Growing guide: https://www.gardenersworld.com/plants/limnanthes-douglasii/
Our native hedgerow has been grown to provide more shelter and food for wildlife and has been grown around a few existing shrubs which we’re hoping will blend in and continue to thrive. One of these is this tree peony which produces the most exquisite flowers. This year, we’re getting the best show so far and we’re putting that down to the annual mulch of home-produced compost we’ve provided… If you fancy growing one of these, you’ll need a sheltered, sunny spot. You can buy them and plant out in autumn or you can scrounge an off-shoot from a friend.
Growing guide: https://www.rhs.org.uk/plants/popular/peony/tree/growing-guide
Sometimes you just have to make compromises and this plant is one such example. In hopes of attracting more butterflies, we considered growing thistles. However, this might not be a good look in our pollinators’ paradise area in our front lawn so we chose this ornamental thistle. It’s made a good start by flowering in early May, having been planted out in September. If all goes well, the flowers should be long lasting and then form seed heads to feed birds. Hopefully some seeds will make it to the ground and we’ll get more plants next year. In the meantime the flowers should attract bees, butterflies and moths.
Growing guide: https://www.gardenersworld.com/plants/cirsium-rivulare-atropurpureum/
One of the easiest and cheapest ways to get a show of flowers is to allow part of your lawn or grass verge grow wild – even if only for one month.
Growing guide: just let your grass grow for a month or so and you’ll most certainly find the buttercups were there all along.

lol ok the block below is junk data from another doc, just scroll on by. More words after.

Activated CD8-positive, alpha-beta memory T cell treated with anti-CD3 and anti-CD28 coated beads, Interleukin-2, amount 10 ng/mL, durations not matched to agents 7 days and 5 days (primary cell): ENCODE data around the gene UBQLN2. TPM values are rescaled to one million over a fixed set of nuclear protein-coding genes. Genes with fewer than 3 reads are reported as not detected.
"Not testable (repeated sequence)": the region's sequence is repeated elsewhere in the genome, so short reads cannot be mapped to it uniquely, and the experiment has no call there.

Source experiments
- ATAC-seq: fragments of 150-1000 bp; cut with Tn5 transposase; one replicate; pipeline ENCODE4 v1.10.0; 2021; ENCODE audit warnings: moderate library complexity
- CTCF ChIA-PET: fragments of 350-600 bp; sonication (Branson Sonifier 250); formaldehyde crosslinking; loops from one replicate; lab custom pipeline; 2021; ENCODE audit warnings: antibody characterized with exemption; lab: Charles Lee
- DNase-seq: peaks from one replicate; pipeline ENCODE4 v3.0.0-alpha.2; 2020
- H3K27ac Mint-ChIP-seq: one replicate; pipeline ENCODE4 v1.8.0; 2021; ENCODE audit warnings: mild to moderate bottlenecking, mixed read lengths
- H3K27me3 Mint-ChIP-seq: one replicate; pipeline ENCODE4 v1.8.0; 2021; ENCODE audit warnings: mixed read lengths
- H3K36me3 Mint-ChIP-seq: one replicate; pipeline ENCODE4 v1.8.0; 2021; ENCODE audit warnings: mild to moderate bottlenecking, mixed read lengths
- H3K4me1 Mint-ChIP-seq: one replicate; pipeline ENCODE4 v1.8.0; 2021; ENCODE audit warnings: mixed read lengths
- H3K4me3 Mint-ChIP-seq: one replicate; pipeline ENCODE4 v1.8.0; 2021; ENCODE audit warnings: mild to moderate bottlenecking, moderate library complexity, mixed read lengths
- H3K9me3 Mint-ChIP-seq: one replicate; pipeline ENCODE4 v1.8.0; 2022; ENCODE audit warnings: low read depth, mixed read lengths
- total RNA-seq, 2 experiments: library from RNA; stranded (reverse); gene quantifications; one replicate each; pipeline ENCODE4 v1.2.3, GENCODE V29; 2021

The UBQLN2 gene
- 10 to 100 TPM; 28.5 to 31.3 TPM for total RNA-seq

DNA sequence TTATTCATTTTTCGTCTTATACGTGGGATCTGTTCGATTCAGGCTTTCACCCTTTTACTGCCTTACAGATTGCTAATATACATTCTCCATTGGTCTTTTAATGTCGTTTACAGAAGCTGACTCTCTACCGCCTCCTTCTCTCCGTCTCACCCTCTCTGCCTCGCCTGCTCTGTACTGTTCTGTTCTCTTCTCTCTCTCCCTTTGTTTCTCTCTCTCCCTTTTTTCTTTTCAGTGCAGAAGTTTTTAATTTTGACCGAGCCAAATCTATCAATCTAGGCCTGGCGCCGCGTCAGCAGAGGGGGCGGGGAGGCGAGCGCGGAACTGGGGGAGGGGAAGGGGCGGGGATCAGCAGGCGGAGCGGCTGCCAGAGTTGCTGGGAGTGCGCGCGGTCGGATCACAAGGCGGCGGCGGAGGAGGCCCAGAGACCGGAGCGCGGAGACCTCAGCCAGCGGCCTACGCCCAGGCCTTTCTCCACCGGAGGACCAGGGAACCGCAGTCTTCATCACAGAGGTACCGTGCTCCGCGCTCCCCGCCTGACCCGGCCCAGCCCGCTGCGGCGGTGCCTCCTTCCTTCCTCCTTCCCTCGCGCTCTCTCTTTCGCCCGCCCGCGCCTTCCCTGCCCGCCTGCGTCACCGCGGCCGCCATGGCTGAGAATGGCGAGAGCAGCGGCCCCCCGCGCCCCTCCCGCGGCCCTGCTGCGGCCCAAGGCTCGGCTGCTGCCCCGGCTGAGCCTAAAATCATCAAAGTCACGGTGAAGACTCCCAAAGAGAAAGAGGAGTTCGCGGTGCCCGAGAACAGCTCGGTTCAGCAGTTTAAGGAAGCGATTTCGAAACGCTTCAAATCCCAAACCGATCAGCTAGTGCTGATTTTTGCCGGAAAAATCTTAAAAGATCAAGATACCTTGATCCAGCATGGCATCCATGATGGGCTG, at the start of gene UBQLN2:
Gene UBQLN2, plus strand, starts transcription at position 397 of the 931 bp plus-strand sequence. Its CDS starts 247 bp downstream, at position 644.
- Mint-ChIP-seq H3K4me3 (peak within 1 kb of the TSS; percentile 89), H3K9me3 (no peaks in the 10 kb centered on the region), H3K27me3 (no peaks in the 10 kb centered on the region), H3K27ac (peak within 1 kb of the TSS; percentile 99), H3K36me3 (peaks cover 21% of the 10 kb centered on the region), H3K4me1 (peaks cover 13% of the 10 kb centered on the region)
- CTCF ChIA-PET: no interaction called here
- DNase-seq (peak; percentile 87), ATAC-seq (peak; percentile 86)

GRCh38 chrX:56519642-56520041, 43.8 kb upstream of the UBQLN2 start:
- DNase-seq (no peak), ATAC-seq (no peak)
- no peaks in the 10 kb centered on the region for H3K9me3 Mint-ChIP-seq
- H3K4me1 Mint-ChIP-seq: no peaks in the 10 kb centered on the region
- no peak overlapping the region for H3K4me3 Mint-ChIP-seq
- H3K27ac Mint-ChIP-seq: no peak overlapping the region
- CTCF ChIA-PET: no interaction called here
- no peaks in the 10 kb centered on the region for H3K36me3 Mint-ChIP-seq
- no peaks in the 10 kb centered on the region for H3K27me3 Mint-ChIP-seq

Sometimes a wildlife gardener just needs to have a little patience! Last spring we mowed, scarified and seeded our front lawn in hopes of making a mini-meadow. One of the species in the seeding was ragged robin – also known as meadow campion. Despite our best efforts, there was no sign of ragged robin or many of the other plants we had sowed. This spring, there seems to be a few more signs of life – maybe the seeds needed a little longer; the winter cold spell may have helped. Suddenly we have four ragged robin flowering happily. As this plant is perennial, we should get more and more over time, which is great as they blend in with the grass so well.
Growing guide: https://www.gardenersworld.com/plants/lychnis-flos-cuculi/
Cabbages in the front garden – what are they thinking off? Well, bees and butterflies naturally. In fact we planted a few cabbage plants between the perennials in our front border to provide food for caterpillars and just left them to it. The leaves have been barely touched by any little critters but the cabbages have flowered beautifully.
Growing guide: Amazingly, there is no guide we could find to growing cabbage flowers. So, all we can suggest is grow some cabbages, eat some yourself and leave the rest for the wildlife.
Wild garlic – ransoms
One of the regular walks takes in the lane between St Denys’ Church, Evington and Stoughton. Just by chance we spotted, in the greenery at the side of the road, a beautiful bunch of star-shaped flowers. A glance through our ‘Woodland Wildflowers identification chart showed that they were wild garlic – also known as ramsons. We discovered these bulb-based plants available to order online and thought we’d give them a try. Here’s one that came up on the edge of our woodland shrubs and bulbs corner – perfectly naturalised in the grass. Over time we hope they will develop clumps although we know our damp, heavy soil might hinder their chances. You could grow ramsons from seed but ordering bulbs ‘in the green’ for the autumn might be easier. If, like us, you have heavy soil, maybe dig a hole much bigger than needed and add some grit or sand to improve drainage around the bulb.